Given that leucine has proven more effective than the other BCAAs at promoting protein synthesis, there have been a number of studies to look at the effect it has by itself.

At first, leucine showed a lot of promise, especially in studies that looked at short-term changes in muscle protein balance. But it hasn’t delivered the goods when it comes to producing measurable gains in muscle mass over longer periods of time.

Here’s how one group of scientists summed up the research so far:

“Studies in both elderly humans and rodents subjected to free leucine supplementation have shown that such supplementations indeed acutely improved muscle protein balance after food intake by increasing muscle protein synthesis and decreasing muscle proteolysis in the postprandial state. However, the few chronic studies conducted with such free leucine supplementations did not succeed in promoting an increase in muscle mass.”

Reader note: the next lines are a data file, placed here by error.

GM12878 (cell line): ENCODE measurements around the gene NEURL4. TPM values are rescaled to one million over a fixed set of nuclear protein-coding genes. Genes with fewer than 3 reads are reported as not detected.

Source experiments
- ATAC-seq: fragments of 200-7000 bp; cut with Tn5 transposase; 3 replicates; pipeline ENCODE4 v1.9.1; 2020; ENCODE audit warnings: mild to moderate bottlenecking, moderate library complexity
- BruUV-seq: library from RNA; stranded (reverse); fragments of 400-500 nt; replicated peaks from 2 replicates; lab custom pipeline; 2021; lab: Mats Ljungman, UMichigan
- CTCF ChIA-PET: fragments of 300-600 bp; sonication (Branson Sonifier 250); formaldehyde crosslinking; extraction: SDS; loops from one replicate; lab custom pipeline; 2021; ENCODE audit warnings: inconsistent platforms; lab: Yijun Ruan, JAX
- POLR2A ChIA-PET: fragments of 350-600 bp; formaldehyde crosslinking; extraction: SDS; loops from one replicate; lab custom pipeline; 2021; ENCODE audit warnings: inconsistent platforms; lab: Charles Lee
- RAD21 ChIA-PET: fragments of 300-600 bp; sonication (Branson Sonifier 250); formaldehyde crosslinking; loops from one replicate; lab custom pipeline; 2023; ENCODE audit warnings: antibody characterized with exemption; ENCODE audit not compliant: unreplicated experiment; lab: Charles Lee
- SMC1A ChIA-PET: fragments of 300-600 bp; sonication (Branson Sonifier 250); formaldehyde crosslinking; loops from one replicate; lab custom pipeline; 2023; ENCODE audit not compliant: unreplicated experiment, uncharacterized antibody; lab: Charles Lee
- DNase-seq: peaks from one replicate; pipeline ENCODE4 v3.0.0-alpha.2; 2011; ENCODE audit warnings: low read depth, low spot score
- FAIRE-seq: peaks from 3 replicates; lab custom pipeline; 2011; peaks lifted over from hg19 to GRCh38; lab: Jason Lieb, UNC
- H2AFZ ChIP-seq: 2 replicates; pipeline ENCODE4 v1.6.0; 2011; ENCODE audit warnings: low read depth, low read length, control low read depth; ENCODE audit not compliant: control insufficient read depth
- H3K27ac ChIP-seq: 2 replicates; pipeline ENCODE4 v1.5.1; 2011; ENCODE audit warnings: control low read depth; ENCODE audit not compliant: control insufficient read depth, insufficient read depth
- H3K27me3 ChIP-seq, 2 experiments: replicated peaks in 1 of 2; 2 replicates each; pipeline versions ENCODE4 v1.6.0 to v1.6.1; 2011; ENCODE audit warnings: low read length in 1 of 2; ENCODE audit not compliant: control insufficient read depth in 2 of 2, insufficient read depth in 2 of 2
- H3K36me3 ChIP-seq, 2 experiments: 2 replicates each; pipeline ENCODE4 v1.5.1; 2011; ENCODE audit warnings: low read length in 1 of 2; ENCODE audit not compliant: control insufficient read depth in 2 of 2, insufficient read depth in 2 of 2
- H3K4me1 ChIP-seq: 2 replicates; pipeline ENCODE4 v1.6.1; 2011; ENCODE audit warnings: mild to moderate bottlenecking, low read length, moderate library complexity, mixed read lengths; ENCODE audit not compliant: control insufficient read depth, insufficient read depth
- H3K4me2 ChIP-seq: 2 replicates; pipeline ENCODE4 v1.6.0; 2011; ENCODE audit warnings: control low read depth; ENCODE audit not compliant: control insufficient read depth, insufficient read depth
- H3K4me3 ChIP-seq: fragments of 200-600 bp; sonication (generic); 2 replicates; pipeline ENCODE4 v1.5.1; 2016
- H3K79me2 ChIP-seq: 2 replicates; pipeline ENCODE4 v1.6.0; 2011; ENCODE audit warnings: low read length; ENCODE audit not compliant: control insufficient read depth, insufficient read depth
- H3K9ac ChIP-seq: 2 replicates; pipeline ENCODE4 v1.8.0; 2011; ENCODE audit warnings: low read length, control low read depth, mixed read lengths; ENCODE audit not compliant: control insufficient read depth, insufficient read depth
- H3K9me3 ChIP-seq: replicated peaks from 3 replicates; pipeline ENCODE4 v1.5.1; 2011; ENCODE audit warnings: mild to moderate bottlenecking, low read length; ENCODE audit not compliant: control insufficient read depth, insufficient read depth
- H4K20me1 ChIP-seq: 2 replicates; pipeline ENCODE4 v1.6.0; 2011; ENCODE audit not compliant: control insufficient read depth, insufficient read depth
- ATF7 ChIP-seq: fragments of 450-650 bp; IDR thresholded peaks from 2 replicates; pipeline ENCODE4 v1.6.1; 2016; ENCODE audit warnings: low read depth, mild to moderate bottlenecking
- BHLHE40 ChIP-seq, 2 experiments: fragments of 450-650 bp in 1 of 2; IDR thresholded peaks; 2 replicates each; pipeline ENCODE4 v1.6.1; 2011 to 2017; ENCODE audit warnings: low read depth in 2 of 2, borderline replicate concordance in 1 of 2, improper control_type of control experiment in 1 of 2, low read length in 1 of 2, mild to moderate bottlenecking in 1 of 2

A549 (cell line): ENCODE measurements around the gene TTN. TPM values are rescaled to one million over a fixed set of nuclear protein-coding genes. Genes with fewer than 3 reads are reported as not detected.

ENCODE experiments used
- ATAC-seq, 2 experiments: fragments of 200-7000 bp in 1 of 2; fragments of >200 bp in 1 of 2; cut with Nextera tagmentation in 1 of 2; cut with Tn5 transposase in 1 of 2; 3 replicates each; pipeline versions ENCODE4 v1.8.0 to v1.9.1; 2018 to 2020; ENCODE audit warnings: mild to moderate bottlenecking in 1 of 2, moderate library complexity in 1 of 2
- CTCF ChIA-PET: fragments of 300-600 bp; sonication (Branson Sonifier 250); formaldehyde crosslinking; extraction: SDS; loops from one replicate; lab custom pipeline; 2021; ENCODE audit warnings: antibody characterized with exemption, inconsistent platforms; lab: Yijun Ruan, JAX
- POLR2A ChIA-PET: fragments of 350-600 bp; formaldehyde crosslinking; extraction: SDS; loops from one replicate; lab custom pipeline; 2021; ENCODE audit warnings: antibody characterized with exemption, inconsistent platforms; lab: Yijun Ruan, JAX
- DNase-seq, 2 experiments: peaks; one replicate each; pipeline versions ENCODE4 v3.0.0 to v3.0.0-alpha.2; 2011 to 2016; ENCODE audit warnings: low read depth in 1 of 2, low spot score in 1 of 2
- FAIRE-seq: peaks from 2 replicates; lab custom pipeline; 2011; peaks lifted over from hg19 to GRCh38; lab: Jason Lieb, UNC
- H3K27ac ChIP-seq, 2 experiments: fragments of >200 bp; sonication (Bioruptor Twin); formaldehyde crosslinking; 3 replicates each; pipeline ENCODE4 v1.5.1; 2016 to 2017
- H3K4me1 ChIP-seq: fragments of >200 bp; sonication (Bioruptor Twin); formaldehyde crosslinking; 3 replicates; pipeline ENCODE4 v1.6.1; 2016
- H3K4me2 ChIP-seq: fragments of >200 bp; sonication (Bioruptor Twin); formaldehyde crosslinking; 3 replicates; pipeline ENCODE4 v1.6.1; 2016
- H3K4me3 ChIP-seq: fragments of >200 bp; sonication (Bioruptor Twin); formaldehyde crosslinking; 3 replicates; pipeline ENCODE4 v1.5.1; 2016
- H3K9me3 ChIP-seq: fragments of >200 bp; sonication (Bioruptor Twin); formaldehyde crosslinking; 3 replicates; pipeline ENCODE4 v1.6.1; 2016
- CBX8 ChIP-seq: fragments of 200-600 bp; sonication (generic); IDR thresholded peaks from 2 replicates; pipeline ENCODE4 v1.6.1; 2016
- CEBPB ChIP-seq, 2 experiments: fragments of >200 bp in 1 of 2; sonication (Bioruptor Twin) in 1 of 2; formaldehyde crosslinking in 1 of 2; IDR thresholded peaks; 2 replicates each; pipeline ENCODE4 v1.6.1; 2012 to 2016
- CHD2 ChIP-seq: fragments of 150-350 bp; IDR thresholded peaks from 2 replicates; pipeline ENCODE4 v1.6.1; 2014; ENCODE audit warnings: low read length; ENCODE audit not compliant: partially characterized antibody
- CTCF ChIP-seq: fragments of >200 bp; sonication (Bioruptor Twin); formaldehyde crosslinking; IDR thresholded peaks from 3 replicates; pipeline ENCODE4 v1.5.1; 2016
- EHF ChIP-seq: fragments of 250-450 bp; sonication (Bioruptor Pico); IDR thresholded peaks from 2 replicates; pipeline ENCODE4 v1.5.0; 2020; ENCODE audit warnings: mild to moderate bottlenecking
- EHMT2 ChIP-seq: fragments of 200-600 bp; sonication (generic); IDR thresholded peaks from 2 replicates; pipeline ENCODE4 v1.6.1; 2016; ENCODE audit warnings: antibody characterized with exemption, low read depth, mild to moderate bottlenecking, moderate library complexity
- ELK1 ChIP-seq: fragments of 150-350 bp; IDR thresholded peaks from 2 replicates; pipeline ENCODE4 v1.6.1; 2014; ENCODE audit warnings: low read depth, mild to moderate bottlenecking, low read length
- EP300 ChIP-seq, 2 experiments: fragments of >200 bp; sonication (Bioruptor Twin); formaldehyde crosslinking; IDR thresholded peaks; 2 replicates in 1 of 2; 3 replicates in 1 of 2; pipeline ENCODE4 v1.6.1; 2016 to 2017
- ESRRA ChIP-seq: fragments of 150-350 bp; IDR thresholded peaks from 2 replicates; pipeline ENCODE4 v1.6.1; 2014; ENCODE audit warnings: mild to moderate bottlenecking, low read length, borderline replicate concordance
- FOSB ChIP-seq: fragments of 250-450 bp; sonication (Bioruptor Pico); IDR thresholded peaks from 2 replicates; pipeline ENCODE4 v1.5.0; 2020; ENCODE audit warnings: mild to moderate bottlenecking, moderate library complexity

Unfortunately, most of the data they looked at comes from research on elderly subjects and rodents. What happens when leucine is given to a group of young, healthy men lifting weights for 12 weeks?

That’s exactly what happened in a Leeds Metropolitan University study, where a group of 26 untrained men received either four grams of leucine per day or a placebo on top of their regular diets [4].

After 12 weeks of lifting weights, the leucine group got better results across the board. Strength gains were around 30% higher compared to the placebo group. They also gained 60% more muscle mass, despite the fact that both groups followed the exact same training program and much the same diet.

All of which sounds pretty compelling.

If I wanted you to buy some leucine, this is exactly where I’d insert the “buy now” button.

But once again, the devil is in the detail. The average weight of the men taking part in the trial was 172 pounds. Yet they were getting just 94 grams of protein per day, or the equivalent of 0.5 grams of protein per pound of body weight.